From the Division of Toxicology and Clinical Pharmacology, Headache Centre, University Centre for Adaptive Disorders and Headache, Section Modena II, University of Modena and Reggio Emilia, Modena, Italy (Drs. Ferrari, Leone, Bertolini, Coccia, Pinetti, and Sternieri); Headache Unit, IRCCS C, Mondino Institute of Neurology Foundation, University Centre for Adaptive Disorders and Headache, Section Pavia, University of Pavia, Pavia, Italy (Dr. Sances); and Department of Biomedical Sciences, Section of Pharmacology, University of Modena and Reggio Emilia, Modena, Italy (Drs. Vergoni and Ottani).
Address all correspondence to Dr. Anna Ferrari, Division of Toxicology and Clinical Pharmacology, Headache Centre, University of Modena and Reggio Emilia, Largo del Pozzo, 71. 41100 Modena, Italy.
Objective.—To quantify and characterize the similarities and the differences between chronic migraine (CM) patients with medication overuse and episodic migraine (EM) patients with only occasional analgesic use.
Background.—Population-level epidemiology, characteristics, mechanisms of chronic daily headache, and medication-overuse headache have been widely studied but patient characteristics have received less attention.
Methods.—We compared sociodemographic data, family history, physiological and medical history, health services utilized, drugs taken/prescribed, and outcome of 2 groups of subjects: 150 patients, suffering from CM, complicated by probable medication-overuse headache (CM group), consecutively admitted during 2005 to the inpatients' ward of the Headache Centre of the University Hospital of Modena and Reggio Emilia, Italy, to undergo withdrawal from their overused medications; 100 patients suffering from EM, uncomplicated by medication overuse (EM group), consecutively referred to the outpatients' ward of the Headache Centre during November and December 2005.
Results.—All sociodemographic characteristics were significantly different between the 2 groups. As a whole, the CM group began to suffer from migraine earlier than the EM group. Drug and/or alcohol abuse was significantly higher among first-degree relatives of CM (19%) than of EM (6%) patients. The most frequent comorbid disorders were psychiatric (67%) and gastrointestinal diseases (43%) in the CM group, and allergies in the EM group (31%). Seventy percent of CM patients and 42% of EM patients were taking daily at least another drug, besides those for headache treatment. Most overused medications in the CM group were triptans (43%); the EM group used above all single NSAIDs (56%). At 3-month follow-up, prophylactic treatments reduced, by at least 50%, the frequency of headache in about three-fourths of patients of both the groups; however, headache remained significantly more frequent in the CM than in EM group: only a minority (15%) of CM patients reverted to a headache frequency comparable to that of the EM group.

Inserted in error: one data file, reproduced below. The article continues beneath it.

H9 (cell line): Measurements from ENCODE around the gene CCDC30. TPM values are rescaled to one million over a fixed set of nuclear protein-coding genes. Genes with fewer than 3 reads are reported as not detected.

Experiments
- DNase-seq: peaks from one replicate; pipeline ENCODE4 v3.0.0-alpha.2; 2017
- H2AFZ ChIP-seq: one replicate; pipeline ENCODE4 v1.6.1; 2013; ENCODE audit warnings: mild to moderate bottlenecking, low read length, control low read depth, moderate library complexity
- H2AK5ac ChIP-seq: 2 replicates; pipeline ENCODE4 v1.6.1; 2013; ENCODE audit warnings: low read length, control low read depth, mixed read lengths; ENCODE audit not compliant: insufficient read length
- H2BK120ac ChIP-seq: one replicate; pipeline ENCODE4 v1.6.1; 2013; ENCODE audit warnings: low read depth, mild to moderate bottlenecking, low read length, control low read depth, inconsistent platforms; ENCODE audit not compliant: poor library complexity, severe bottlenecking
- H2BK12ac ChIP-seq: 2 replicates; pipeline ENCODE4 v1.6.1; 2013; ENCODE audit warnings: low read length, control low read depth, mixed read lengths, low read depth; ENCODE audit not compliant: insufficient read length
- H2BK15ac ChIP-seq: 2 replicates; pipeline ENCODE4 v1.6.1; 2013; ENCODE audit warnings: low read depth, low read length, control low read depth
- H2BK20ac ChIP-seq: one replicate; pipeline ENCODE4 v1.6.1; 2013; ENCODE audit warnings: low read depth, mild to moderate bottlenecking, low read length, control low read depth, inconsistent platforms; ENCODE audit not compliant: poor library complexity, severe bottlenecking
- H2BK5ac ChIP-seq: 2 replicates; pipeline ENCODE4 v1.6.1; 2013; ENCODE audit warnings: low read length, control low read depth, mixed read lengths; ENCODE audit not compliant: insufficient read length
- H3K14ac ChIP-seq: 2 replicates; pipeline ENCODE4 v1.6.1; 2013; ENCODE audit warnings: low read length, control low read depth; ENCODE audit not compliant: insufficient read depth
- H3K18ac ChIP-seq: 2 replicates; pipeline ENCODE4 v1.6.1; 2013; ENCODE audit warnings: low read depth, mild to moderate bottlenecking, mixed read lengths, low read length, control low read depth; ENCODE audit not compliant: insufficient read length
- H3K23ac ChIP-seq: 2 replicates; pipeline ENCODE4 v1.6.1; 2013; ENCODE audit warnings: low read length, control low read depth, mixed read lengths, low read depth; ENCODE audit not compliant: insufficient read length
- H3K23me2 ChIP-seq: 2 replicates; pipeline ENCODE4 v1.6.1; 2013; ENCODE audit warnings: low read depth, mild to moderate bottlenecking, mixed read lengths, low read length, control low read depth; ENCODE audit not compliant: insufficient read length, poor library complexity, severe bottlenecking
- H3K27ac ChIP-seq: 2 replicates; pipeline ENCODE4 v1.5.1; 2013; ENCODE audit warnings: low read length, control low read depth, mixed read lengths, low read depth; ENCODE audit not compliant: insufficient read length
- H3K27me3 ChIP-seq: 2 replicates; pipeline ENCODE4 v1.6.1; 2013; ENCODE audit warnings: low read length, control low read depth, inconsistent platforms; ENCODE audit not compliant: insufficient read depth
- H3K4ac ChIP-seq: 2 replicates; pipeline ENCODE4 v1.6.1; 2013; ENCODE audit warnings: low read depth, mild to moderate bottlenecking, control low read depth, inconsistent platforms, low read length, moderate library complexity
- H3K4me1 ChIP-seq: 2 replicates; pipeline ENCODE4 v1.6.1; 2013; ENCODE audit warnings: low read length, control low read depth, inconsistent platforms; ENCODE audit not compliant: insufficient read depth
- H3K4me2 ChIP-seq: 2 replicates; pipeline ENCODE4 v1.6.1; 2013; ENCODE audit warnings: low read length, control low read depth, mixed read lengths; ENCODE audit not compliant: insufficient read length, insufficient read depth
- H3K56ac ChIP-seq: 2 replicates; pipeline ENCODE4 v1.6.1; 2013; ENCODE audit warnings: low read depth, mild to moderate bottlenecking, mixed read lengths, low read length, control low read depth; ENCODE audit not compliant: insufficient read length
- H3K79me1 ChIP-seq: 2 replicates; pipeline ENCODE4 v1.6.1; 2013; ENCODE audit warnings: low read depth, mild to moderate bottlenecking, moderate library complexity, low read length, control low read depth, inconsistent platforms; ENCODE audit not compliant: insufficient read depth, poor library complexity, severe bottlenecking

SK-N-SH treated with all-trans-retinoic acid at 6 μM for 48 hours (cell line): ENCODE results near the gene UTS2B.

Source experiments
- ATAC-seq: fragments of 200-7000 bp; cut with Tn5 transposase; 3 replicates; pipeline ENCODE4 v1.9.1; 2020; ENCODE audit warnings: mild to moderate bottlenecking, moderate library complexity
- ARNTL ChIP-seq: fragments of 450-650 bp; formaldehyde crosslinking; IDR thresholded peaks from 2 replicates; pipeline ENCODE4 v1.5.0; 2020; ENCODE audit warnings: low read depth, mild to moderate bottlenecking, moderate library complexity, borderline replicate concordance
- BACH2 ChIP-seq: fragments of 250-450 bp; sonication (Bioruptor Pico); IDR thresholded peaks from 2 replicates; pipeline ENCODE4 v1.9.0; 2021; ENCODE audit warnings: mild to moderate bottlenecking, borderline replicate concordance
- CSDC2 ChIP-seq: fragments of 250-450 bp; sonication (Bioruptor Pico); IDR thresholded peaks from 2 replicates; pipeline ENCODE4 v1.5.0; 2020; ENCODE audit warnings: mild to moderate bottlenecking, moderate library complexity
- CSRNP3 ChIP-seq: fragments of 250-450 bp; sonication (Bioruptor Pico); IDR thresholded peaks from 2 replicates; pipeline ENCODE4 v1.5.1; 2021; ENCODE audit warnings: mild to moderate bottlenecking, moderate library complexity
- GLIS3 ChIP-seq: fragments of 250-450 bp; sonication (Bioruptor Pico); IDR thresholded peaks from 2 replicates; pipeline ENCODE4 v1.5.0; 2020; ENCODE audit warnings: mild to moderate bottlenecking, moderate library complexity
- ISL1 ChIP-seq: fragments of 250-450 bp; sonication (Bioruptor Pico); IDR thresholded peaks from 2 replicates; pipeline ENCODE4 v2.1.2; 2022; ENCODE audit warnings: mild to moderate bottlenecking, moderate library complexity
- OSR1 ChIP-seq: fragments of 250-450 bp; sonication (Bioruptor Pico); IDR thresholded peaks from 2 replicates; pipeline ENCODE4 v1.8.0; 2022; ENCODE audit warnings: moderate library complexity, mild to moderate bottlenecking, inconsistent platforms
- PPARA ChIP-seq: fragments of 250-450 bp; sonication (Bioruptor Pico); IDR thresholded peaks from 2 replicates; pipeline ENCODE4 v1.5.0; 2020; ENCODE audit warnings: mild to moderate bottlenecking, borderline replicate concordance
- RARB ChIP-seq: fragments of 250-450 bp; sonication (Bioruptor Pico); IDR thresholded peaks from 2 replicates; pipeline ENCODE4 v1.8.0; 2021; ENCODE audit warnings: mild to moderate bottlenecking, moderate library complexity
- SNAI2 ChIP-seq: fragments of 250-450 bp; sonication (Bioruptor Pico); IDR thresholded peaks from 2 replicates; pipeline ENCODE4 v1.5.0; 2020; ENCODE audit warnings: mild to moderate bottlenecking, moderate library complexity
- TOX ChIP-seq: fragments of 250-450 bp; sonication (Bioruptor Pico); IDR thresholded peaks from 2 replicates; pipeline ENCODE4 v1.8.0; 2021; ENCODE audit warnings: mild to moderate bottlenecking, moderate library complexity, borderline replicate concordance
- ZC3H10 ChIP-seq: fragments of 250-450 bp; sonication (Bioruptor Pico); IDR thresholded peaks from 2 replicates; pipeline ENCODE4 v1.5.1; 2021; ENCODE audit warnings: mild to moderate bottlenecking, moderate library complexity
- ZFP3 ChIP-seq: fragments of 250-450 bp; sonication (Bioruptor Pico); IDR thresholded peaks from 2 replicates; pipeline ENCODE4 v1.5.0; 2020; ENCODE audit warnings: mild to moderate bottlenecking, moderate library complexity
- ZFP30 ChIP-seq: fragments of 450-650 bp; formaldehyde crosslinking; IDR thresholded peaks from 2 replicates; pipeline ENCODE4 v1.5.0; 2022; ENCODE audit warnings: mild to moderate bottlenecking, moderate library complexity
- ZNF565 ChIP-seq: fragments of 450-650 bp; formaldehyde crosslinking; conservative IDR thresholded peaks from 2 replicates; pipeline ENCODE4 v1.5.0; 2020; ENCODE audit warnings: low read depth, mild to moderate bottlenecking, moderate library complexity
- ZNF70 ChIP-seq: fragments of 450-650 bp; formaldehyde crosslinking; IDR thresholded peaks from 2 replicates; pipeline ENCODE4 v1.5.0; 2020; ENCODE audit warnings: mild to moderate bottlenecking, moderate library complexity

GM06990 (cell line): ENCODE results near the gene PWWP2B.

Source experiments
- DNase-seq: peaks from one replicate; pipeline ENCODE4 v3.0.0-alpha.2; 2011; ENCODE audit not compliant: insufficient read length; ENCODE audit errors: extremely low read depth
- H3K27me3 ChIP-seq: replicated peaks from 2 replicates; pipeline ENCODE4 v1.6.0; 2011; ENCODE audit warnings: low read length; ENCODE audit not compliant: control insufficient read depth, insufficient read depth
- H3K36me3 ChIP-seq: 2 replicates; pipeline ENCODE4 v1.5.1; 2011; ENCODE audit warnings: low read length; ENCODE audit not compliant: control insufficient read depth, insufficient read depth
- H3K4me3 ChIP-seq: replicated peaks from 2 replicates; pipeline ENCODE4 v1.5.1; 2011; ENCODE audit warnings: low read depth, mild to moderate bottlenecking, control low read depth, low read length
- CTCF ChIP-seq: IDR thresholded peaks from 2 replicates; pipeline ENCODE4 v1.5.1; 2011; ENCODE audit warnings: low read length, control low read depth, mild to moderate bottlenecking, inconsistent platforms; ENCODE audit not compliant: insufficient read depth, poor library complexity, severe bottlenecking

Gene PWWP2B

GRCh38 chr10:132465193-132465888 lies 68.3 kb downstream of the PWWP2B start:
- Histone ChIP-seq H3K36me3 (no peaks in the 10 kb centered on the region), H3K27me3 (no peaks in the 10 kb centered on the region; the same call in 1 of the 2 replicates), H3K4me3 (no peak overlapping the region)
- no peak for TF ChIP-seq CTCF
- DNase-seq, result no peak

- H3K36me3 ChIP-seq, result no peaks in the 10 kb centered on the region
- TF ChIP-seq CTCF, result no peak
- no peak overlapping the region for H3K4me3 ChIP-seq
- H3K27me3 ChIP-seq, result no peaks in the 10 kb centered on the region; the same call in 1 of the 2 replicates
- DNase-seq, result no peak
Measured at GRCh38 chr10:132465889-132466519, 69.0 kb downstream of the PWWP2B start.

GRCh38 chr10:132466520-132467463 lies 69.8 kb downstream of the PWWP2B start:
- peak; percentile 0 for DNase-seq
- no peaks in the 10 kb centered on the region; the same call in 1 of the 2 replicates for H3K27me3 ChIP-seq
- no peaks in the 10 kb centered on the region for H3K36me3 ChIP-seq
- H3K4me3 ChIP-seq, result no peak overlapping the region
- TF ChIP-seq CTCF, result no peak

Conclusions.—CM patients present more multiple comorbid disorders, polypharmacy, and social impediments than EM patients. These associated conditions complicate CM clinical management. Even after withdrawal from medication overuse, CM could not be completely reverted by current prophylactic treatments.
Population-level epidemiology, characteristics, mechanisms of chronic daily headache, and medication-overuse headache have been studied widely,1–3 but patient characteristics have received less attention.
The objective of this study was to quantify and characterize the differences between consecutive outpatients with episodic migraine (EM), uncomplicated by medication overuse; and consecutive inpatients whose initially similar episodic headaches had evolved into chronic migraine (CM), complicated by probable medication-overuse headache.
PATIENTS AND METHODS
Subjects.— We compared 2 groups of subjects.
Chronic Migraine Group.— All patients, males and females of all age, suffering from CM complicated by probable medication-overuse headache, according to the revised ICHD-II criteria,4,5 consecutively admitted during 2005 to the inpatients' ward of the Headache Centre of the University Hospital of Modena and Reggio Emilia, Italy, to undergo withdrawal from their overused medications.
In Italy, inpatient treatment is funded fully by the National Health Service, independent of their socioeconomic status. Only subjects with migraine both with and/or without aura at the onset were included. According to these criteria, out of 183 subjects admitted, 150 (139 [93%] with the diagnosis of migraine without aura at the onset and 11 [7%] with the diagnosis of migraine with and without aura) were included in the study, and 33 patients (23 chronic tension-type headaches and 10 episodic tension-type headaches at the onset) were excluded. During 7 to 10 days of hospitalization, patients received standardized treatment: abrupt withdrawal of the overused medications; intravenous infusion of delorazepam (daily doses: 0.2 to 0.5 mg) in 250 mL normal saline, as baseline therapy; intravenous infusion of ketoprofen (daily doses: 50 to 100 mg) in 250 mL normal saline for the first 2 to 3 days and then only as needed, for the treatment of rebound headache; sumatriptan 6 mg subcutaneously for the treatment of severe migraine attacks; intravenous alizapride (dose: 50 to 100 mg) to control nausea and vomiting, as needed. A prophylactic treatment was usually started after 5 to 7 days of stay.